Tucson Daily Citizen from Tucson, Arizona on May 12, 1967 · Page 23
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Tucson Daily Citizen from Tucson, Arizona · Page 23

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Friday, May 12, 1967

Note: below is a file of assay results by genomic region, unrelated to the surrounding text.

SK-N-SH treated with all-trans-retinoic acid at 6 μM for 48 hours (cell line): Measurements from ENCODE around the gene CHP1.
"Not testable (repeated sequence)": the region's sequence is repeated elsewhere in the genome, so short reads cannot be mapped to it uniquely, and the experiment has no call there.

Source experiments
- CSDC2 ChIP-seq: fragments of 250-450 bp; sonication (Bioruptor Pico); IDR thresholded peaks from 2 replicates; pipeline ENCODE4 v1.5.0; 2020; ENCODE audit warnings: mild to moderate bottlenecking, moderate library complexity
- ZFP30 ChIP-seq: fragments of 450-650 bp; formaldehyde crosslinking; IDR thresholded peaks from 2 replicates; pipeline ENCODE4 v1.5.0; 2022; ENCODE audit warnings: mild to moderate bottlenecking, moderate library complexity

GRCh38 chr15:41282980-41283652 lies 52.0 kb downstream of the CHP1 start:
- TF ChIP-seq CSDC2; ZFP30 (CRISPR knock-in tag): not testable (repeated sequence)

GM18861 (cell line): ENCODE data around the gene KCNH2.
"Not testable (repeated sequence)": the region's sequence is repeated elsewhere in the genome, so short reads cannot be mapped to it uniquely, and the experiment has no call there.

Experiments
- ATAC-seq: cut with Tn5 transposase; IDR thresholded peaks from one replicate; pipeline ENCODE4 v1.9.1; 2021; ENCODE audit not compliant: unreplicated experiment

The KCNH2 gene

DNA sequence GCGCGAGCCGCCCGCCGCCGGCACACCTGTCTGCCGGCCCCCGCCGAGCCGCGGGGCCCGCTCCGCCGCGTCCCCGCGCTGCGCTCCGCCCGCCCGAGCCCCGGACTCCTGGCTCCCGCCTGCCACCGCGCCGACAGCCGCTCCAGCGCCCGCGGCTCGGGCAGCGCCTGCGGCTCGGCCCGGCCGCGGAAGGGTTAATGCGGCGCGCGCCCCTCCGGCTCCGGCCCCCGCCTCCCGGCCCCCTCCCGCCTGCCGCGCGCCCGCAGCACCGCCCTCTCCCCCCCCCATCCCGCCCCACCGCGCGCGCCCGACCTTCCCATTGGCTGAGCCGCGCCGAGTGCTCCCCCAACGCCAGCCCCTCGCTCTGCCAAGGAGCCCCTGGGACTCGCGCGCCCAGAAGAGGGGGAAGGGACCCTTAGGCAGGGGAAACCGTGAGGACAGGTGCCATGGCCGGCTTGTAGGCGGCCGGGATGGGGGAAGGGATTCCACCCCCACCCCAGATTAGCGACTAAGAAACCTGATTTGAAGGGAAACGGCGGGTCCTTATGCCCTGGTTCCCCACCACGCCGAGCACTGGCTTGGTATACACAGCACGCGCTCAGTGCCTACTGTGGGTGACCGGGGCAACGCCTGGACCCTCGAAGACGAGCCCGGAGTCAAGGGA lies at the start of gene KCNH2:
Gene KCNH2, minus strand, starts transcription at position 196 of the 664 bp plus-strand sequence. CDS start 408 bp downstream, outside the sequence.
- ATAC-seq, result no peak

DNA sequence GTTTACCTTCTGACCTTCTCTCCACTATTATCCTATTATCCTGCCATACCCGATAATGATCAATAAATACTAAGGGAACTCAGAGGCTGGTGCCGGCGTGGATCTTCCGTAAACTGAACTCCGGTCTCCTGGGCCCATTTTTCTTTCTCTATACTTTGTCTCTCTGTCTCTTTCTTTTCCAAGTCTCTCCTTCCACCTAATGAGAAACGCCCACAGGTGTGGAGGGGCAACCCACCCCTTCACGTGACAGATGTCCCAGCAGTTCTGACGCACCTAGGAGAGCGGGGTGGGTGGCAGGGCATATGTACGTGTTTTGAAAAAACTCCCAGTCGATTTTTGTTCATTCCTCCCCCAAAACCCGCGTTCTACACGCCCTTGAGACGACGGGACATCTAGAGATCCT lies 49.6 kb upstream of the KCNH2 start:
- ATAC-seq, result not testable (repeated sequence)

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Editorials Sports Citizen FRIDAY, MAY 12, 1967 PAGE 23 News Markets 62 ATTEMPTS LAST YEAR t Suicides Among Teen-Agers Point To Need For New Service . . . . . . . . · ! _ _ _ i _ _ .1 A.- n _ .. Tf 1 1J~^ nHA /: nJ -] n if, ««« ntnir .if IrnrtilM rt If Vl/\fTT "fVf Qlf^fMF 1ft TtAI" 0/1119 By MARGARET KUEHLHAU Citizen Staff Writer The 13-year-old boy thought of everything as he planned his suicide. Considerate of his family, he wanted no bloody mess on the floor. So he donned old clothes and sat in the bathtub. Then he pulled the trigger. This, said Capt. John Breglia of the Tucson Police Department, was the city's youngest suicide in 1966. Breglia said he "was app a l l e d " when a statistical breakdown revealed there were 62 suicides and suicide attempts' among young people, age 13 through 21, last year. Police records for 1966 show the following number of suicides and attempted suicides in this age group: 13 - 1; 14 - 1; 15 - 2; 16 - 6; 17 - 7; 18 - 13; 19 -11; 20-;5, and 21 - 10. . This does not include Pima County or the University of Arizona. Breglia also noted that some suicides escape official detection and are listed as natural deaths because of the relatives' fear of social embarrass- ment, loss of insurance benefits ] or religious convictions. Breglia, police department executive officer, is one of a group of Tucsonians concerned over the number of suicides and working to establish a prevention center. The center, open 24 hours a day would have a professional staff to answer "cries for help." Proponents of the plan especially are concerned about the city's younger residents, often overlooked in general surveys. At the present time there is no adequate service available for citizens of Southern Arizona should they require immediate help with a suicide problem. "We find the impulsive, spur- of-the-moment type of suicide attempts people," among the s a i d D r . young Roland Tharp, associate professor c psychology at the University o Arizona. Tharp also is directo of the psychology departmen at the Southern Arizona Menta Health Center, 1930 E. 6th St. "Late adolescence is a tim of emotional instability anyway nd they have not learned that lese feelings of loneliness, and social failure rustration 'ill pass. "So when they contemplate uicide, they act quickly. Un- ortunately, Tucson has no fa- ility available during the Drime suicide threat hours -- articularly after 5 p.m., on weekends and over holidays. "Often, for young people, ust the initial effort of making telephone call for help will alleviate the pressures and the ension and actual suicide can be prevented." Tharp said the Mental Health Oenter, each week, receives at" [east one person threatening suicide. "That totals some 300 young people in the six years the center has been in operation," he said. "But because we were here to help, I know of only four of these who finally com- Guidance Clinic, said between 10 and 15 grade and high school children, threatening suicide, are referred yearly to the clinic. "Most of these are girls, worrying over their popularity or th'eir appearance, mad at their families, and filled with hopelessness and frustration." Douglas said children this age "just don't consider school grades or failures important enough as a reason for suicide." Nationally, however, statistics reveal that emphasis placed on the importance of good grades is a contributing factor to the h i g h incidence of suicides, among university students. For college students, suicides rate as the second most common cause of death, with only accidents taking a greater toll. A spokesman for the Student Health Service at the University of Arizona said today that "this university has an enviable record, with only one suicide on record for 1966." However, he added, one finds m a n y cases of depression among university students who find overwhelming the pressures of campus life. These students usually are asked to withdraw from school and arrangements are made for them to receive the psychiatric help they need. Several persons contacted at the university agreed that there way of knowing how many student accidents really are attempted -- and successful -- suicide attempts." F o r example, a student drives his car at a high rate of speed around a curve, hoping he will not survive the inevitable accident. But by his action, he has removed the onus of a suicide within his family. "Of every 10 persons who commit suicide, young or old, a total of eight cry for help," reports Milton Frank, chairman of a city-wide committee investigating the need of a suicide prevention center in Tucson. "If just one life can be saved, there is justification for the center." mitted suicide." Mental Health He said the Center never turns anyone away for lack of funds. Robert R. Douglas, executive director of the Tucson Child YOUTH FIRES RIFLE Man Shot To Death; Tried To Enter Home Boy Killed When Tossed From Auto A man was shot to death early today by a teen-ager as he tried to enter the youth's West Side trailer home. Sheriff's deputies identified the victim as Lorenzo Maynard Tillman, 24, of 1434 S. San Jacinto Drive. Investigators said the incident occurred about 12:30 a.m., at 2762 W. Dove St., at the home of Mrs. Peggy Matney, 39, and her two sons, Dennis, 18, and Michael, 12. Investigators said Tillman was acquainted with Mrs. Matney, but did not respond to a request that he identify himself made by Dennis Matney until Dennis fired a shot through a window. Young Matney told Sheriff's Capt. Richard Williams and Deputy Willis Williams that his mother was alseep in her room and he and his brother were asleep in a back bedroom when they were roused by noises at a rear door. Seconds later, Matney said the noises continued at a fron door. The youth said he went t the door with a .22 caliber rifl and asked who was outside. When he received no reply e said, he fired one shot irough a window. The bullet it Tillman in the chest, appar- ntly killing him instantly, au- lorities said. Matney said that just as the hot was fired, a voice from iuside said: "This is Rene. Rene is a nickname used by ["illman, deputies said. Investigators added that Til man had been to the trailer in ;he past. 'However, Matney had no way of knowing who' was outside," said a deputy. No charges have been filed. Tillman was pronounced dead at Pima County Hospital. The body is at Tucson Mortuary. An autopsy is pending. Ky Is Running If Thieu Isn't SAIGON (UPI) -- Premier Nguyen Cao Ky today announced he will run for president of South Vietnam-unless Chief of State Gen. Nguyen Van Thieu wants the Sheriff's deputies are continuing their probe into the death of a 15-year-old boy who was thrown out of the door of a car and killed southwest of Tucson yesterday afternoon. Daniel E. Calvillo, 719 W. Jacinto St., was pronounced dead of multiple injuries at St. Mary's Hospital about 6 p.m. Sgt. Peter Frank identified the driver of the vehicle as the dead youth's brother, Ernest Calvillo, of the same address. He said the accident occurred on the Anaconda Mine Road. The brother said he had just picked up a paycheck at the mine and was driving east on the road when a car approaching him was being overtaken by a third car. He said he had to swerve to the right onto a shoulder and lost control of his small foreign car. It flipped Senate OKs LBJ Draft Reforms WASHINGTON (AP) - The House is expected generally to go along with a Senate-passed draft extension bill which would give President Johnson maneuvering room for most of the Selective Service reforms he proposed. House leaders predict final action on the bill comfortably ahead of the June 30 expiration date for major portions of the present draft law. The Senate measure passed 70 to 2 Thursday gives the President authority to call men 19 and 20 years old for military service before drafting older men in .the 18-26 age bracket. The bill also: Recommends continuation of deferments for college students until they earn degrees, reach several times, throwing his brother out. Since the accident occurred on a private road, the fatality was not included in the county's road death count. The body of the victim was taken to Tucson Mortuary, where funeral arrangements the age of 24 or fail to maintain scholastic standing. Apprentices in industry could get similar deferments. Authorizes establishment of a lottery system as a posible additional means of deciding who will serve. Currently the 4,100 local draft boards make that decision, but critics of the present plan contend there is a lack of uniformity in draft decisions. The Senate Armed Services Committee questioned whether random selection would reduce inequities and it urged retention of the authority of local boards to register, to classify and to pass upon hardship cases. Johnson recommended a lottery and consolidation of the local draft boards into between 300 and 500 regional boards. He did not issue a recommendation on undergraduate deferments. Johnson suggested that draft- age men not be deferred by enlistment in the National Guard or Reserves except those authorized to fill a specific vacancy. Red Rioters Attack Police In Hong Kong Young Communist Protest Sweeps Through Colony HONG KONG (UPI) -- Thousands of Chinese youths went on a Communist Red Guard-type rampage in this British Crown Colony today, burning, looting and attacking police with flaming Molotov cocktails. First reports said many persons were injured, some seriously. Troops Move In Mississippi National Guardsmen move into the riot area at Jackson State College past smouldering bonfires set by demonstrators. Two demonstrators were shot, one fatally, during encounters with Jackson police before the troops cleared the streets late last night. (AP Wirephoto) Mississippi Negro College Riots Leave One Man Dead office, Saigon Radio said 'today.' are pending. Wintry Weather Hangs On In Wide Areas Of Nation By Associated Press I snow fell in Lander, Wyo., in a 1 were in effect across the upper ·* _ _ . . -« J T ! _ _ _ . _ _ * . _ J.1_ _ TV _ f Wintry weather continued its unwelcome stay today in wide areas from the^northern Rockies across northern sections into New England. More snow fell in some parts of the unseasonable chilly belt, including the central Rockies and in mountain areas of New Hampshire. Three inches of six-hour period. Rain fell in the cold air from Michigan to Maine. A shower belt extended from Nebraska across the northwestern quarter of the nation. The mercury dropped below freezing in northern border regions and readings were in the 30s and low 40s in other parts of the cool zone. Freeze warnings Great Lakes region to the Dakotas and southward into northern Iowa. The mercury failed to get yesterday in above freezing some areas. The Senate bill, however, would permit inductees to enlist in the Reserves or National Guard until the day they are to be inducted. Presently they cannot enlist after receiving notification of pending induction. JACKSON, Miss. (UPI)-A Negro civil rights worker died today of a shotgun blast fired when rioters stormed police barricades on the violence- rocked campus of Jackson State College. National Guardsmen with bayonets fixed, moving behind armored trucks, cleared the streets of screaming, rock- throwing Negroes Thursday night after police beat back wild charges with riot gun blasts. At dawn today, the troops, police and highway patrolmen were pulled out, the barricades dismantled and traffic allowed to flow freely down four-lane Lynch Street, the scene of the attackers' heads, and the Negroes retreated again. Occasional shotgun bursts continued for several hours during the melee, but police said that it was during the second charge on Lynch Street that Brown was killed. They said he was among the attackers. But spokesmen for the Mississippi Freedom Democratic Party, for which Brown worked, said witnesses denied Brown was participating in the uprising at all. But in the storm centered in Hong Kong's heavily populated Kowloon district there was no immediate way to pinpoint the casualty toll in the colony's second straight day of rioting. Authorities mobilized hundreds of riot police to keep the rioting crowds in check. The full British military garrison stood by for action. British officials also clamped a 6 p.m. to 4:30 a.m. curfew and closed schools in an attempt to break the rioting. Officials blamed the rioting on Communist agitators sen' from nextdoor Communist Chi na. Some observers said th Communists were seeking I impose demands on authorise here as they did on Portuguese authorities in nearby Macao. The stampeding youths set double-deck bus on fire and fire the PETITIONS READY The bill rejects a adminis- bloody uprising, which began FIRST IN NATION Oklahoma Legalizes Test Tube Babies OKLAHOMA CITY (AP) -1 ma City, authored the bill after Oklahoma became the nation's first state to legalize human artificial insemination when Gov. Dewey Bartlett placed his signature on a bill Thursday. Bartlett reached his decision after extensive checking with doctors, ministers and legal experts, outside Oklahoma as well as within the state about the implications of the precedent- setting bill. It was given one of the most thorough checks of any bill the governor has considered. Rep. George Camp, R-Oklaho- similar consultation with legal advisers. The new law allows doctors to perform artificial insemination with the written consent of both the husband and wife. The coun- The Weather Bureau said livestock warnings also continued in effect in northern and western Nebraska, Wyoming and northern Colorado. The cool air appeared headed from the northern Plains to the central Appalachians. In other parts of the country thunderstorms rumbled across scattered sections of the much warmer southland. Heavy hail pelted Blytheviile, Ark., last night. Thunderstorms s w e p t across north central Arkansas and in parts of Kentucky. Skies generally were clear in the southern Plains and the Southwest and warm weather continued in most of Texas. The 99 reading at Austin, Tex., yesterday was a record high for tration proposal that men be inducted for the Reserves and Guard. The bill would extend the draft authorization for four years. A proposal by Sen. Mark 0. Hatfield, R-Ore., to extend the law for only two years was rejected as was Hatfield's plan to put Congress on record as favoring an all-volunteer military force. Episcopalians Asked JL JL To Accuse Selves Wednesday night and erupted anew Thursday. The campus, where 2,000 Negroes attend school, appeared nearly normal. A few unarmed guardsmen lounged on the grass outside their headquarters in the auditorium. But Negro leader Charles Evers got up from a sickbed to rush to the campus, bemoaning the death of Benjamin Brown, 22. tl|-,,4Ji4kJj-wiiu»"» " UCl U**J TT C4O t* * \-v* v» V* *a»^" *j*. ty judge must witness the con-1 May i tl Yesterday's top mark sent and a doctor must attest to --- · -- ' -"-"it. Papers will be filed in court in much the same manner as adoption proceedings. Offspring of artificial insemination will be given the same legal status and privileges as children born through natural conception. was 106 at Mineral Wells and Presidio, Tex. No immediate relief was indicated in drought-stricken areas Moon's South Pole 'Shot' First Time PASADENA, Calif. (AP) -Lunar Orbiter 4 has re'iurned its first pictures -- of the never : before photographed south pole of the moon -- and the first judgment of project controllers is: terrific. "The project people are exuberant," said Charles J. Don- Ian, associate director of the National Aeronautics and Space Administration's Langley, Va., research center. "They obviously show a very rough area of the moon- not Brown, a truck driver and frequent participant in civil r i g h t s demonstrations, a n d Jackson State sophomore Cleo- in of Florida. Some areas have had no rain for three months and Miami has had a dry spell for suitable for astronaut landings, but that's not what we're looking for this time. I'm sure astronomers will be delighted,'' thus Jackson were shot Thursday night's melee. Brown, mortally wounded in the legs, hips and back, died early today. The shooting began when a band of about 75 Negroes, aughing, screaming, and hurl- ng bottles, bricks and anything else they could find, charged :he wooden barricades on Lynch Street. Police fell back, but the rioters continued their charge, and a plainclothes investigator whipped up a riot gun and fired over their heads. The Negroes fell back, giving city police time to form three lines of officers across the sired. Then the frenzied Negroes charged again. Officers hoisted their riot A T L A N T A , Ga. (AP) -Episcopalians throughout the United States will be asked Sunday to sign petitions accus- i n g t h e m s e l v e s a n d their church of perpetuating "the economic a n d moral inequalities of discrimination." About 25,000 copies of petitions have been distributed to Episcopal churches across the country since last November, said the Rev. John Dreisbach, acting director of the Episcopal Society for Cultural and Racial Unity. He said an estimated 3,000 to 4,000 signatures already have been obtained. The special push for more signatures will be made Sunday "because it is Pentecost, when the spirit broke through to a large number of people," Dreisbach said. The petitions charge Episcopalians w i t h creation of par ishes that are "privileged sanctuaries serving to further suburban white seereeation. W e tending to justify continued buying and selling in a segregated housing market. We have acquiesced to discriminatory practices of employment and unions and employers, condoning them by our silence. blocked the path of a engine trying to reach scene. They also set fire to trucks, sidewalk shops and bus shelters. Other youths forced a bus to run off the road into a railing They beat up and seriously injured a newspaper photogra pher. Meanwhile on the mainland wall posters in Peking today re ported new bloody clashes be iween supporters and foes o Communist party leader Ma Tse-tung in a second Chines province. Japanese correspondents quoting the posters said 10 persons were killed and hundreds injured in Honan province. Earlier reports said 10,000 persons were killed or itfjured in Szechuan province during weeks of mounting violence. HUD Sum Approved For City City beautification plans were iven a boost today with ap- roval of a $100,625 grant from ne U.S. Housing and Urban Development Department. The grant was announced by he Washington offices of Sen. Carl Hayden and Rep. Morris K. Udall. Its purpose is "to accelerate citywide activities to beautify public places in Tucson.'" Application originally was made for $150,000. That was filed last September with City Council approval. The request was revised in November and $129,254 was asked. Today's allocation is a reduced amount based on the revised request. . Improvements planned by the city with the federal arid matching funds include work at Kennedy Park, Ajo and Mission Roads. Several improvements along major streets also are included. Among these are landscaping of medians on Craycroft Road and South Tucson Boulevard, and ornamental lighting on Broadway from Randolph Way to Rosemont Boulevard and East 22nd Street between Craycroft and Kolb roads. Over-all, the city is committed to spend $421,000 on the projects in combined budget and federal funds. The HUD grant is based on one-half the amount by which the city increases its .beautification budget. FLOWING WELLS NOMINEE No. 1 Lucky For Jennie ho This is the third in a serlts on nominees for the Tucson Daily Citizen Achievement Award, based on scholarship, leadership, school and community activities. The winner will be announced May 22. If Jennie Tom believes in lucky numbers, hers undoubtedly is 1. The daughter of Mr. and Ivirs. Buck Tom, 3235 N. Flowing Weils Ruaii, Jennie was uorn on the first day of the f i r s t month have accepted a tradition of clergy placement which treats priests of color as though they ot 1J-W were inferior and incapable o f j Le SS coincidental than her ministering at our altars and pulpits to the whole people of God." Signers of the petition also accuse themselves of continuing "the economic and moral inequities of discrimination by our church's financial investments and its building and purchasing policies . . ." ". . .We have too much accepted the fact that the vast majority of our members live euns and fired a volley over the in segregated neighborhoods, birthday are her grades for four years at Flowing Wells High School: straight Is. She ranks first in a graduating class of 197. Her scholastic excellence is matched by her participation in community, school and church activities. She has headed the Milk Fund drive, is secretary of her Sunday school department, a church choir member and leader of a religious training group. Miss Tom has served as an Young sociation, Pep Club and Spanish Club. Chosen as a delegate to Girls State, Anytown and the National Conference of Christians and Jews, she could not attend because the times conflicted with her enrollment in a National Science Foundation program at the University of Arizona. Jennie won the Arizona Academy of Science award, and after sweeping city and state Elks awards, she placed third nationally in the Elks Leadership contest. She also was one c.f two Arizonans who represented the state in a U.S. Senate youth program at Washington. "The remarkable thing to me is that Jennie can turn out such a commendable scholastic record, be so very active in the Citizen leadership of her school and pages held several class offices at school, is vice president of the student body and president of the Interclub Council. She also is a National Honor Society member and has been active' in the Girls' Athletic As- church, and at the same time find an average of 25 extra hours a week to work in her father's store,' says FWHS L. Meneley. Principal Victor "She is truly an outstanding girl."